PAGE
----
When we think of dinosaurs, we tend to lean towards the fantastical over the practical. And why wouldn’t that be the case? After all, there’s no shortage of movies where these prehistoric beasts are depicted as huge and invulnerable predators. Many were, of course, but like all animals, they suffered from their share of diseases and disabilities, including cancer, infections – and possibly even arthritis.
Filippo Bertozzo is now a palaeontologist at the Belgian Museum of Natural Sciences in Brussels, but back in 2021, he was completing his PhD, during which he studied dinosaurs’ lesions, pathologies, tumours and infectious diseases, especially in animals connected with iguanodons – large herbivorous dinosaurs who lived approximately 125 million years ago. “I noticed a specimen who presented with a potentially very interesting disease in two vertebrae,” he recalls. “Instead of being separated, as they usually should, the vertebrae were encapsulated in a bony overgrowth.” It was a fascinating find, but at the time impossible to investigate further without dismantling the whole skeleton.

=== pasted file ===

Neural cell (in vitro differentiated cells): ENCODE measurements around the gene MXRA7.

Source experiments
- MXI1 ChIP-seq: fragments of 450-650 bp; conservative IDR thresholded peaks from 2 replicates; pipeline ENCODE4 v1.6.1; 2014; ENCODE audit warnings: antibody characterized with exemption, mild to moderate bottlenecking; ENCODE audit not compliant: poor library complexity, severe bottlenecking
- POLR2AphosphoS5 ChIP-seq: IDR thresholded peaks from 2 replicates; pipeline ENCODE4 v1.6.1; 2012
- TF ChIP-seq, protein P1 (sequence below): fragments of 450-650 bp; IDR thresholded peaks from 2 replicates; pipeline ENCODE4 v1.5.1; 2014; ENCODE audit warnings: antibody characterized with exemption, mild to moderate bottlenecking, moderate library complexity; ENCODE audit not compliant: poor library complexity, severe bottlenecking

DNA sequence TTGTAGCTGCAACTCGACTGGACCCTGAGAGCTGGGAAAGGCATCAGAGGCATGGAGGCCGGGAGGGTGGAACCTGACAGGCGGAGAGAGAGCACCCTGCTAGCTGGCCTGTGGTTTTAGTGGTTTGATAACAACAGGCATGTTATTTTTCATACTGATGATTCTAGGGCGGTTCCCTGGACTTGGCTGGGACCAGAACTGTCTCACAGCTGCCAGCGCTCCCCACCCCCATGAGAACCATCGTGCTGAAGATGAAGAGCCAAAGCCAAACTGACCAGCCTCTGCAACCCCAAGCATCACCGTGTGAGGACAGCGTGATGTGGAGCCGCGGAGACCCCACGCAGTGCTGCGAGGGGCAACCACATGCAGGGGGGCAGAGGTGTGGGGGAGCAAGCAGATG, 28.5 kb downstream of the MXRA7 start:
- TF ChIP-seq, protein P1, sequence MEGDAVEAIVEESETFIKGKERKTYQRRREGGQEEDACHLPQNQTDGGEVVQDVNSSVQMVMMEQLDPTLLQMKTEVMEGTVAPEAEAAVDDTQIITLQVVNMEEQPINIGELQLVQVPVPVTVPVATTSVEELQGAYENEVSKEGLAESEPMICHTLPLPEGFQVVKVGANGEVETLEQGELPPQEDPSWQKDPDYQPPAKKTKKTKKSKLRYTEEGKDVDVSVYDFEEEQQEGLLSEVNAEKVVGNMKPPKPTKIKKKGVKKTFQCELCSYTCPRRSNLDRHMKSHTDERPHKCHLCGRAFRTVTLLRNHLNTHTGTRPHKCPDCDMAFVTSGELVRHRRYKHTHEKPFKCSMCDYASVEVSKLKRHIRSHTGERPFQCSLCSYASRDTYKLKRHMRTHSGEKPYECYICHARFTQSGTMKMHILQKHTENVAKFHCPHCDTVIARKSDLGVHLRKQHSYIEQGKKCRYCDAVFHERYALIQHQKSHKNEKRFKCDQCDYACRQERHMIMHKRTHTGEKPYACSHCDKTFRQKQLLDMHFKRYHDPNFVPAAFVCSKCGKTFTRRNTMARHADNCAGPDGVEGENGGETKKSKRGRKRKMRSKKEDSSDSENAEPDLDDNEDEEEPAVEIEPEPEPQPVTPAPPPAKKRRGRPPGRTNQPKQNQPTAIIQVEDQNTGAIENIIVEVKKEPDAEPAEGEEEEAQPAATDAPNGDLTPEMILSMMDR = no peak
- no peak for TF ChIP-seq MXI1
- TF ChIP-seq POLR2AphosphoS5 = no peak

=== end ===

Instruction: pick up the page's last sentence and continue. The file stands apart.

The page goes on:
Today, Dr Bertozzo (also known as @dino_doctor on Instagram) is overseeing the digitisation of the museum’s impressive dinosaur collection, which includes the very same iguanodon that fascinated him during his PhD. It was excavated alongside 29 other specimens from a coal mine in Bernissart, near the French border, nearly 150 years ago. Miners were initially extremely excited by their discovery, as they mistakenly believed they had stumbled across a huge seam of gold. Unfortunately for them (but great news for us), what they thought would be their fortune was actually a shiny yellow mineral called Pyrite (or ‘Fool’s Gold’), which had collected on the bodies of worms. And these particular worms were instrumental in preserving the fossils of these important dinosaurs.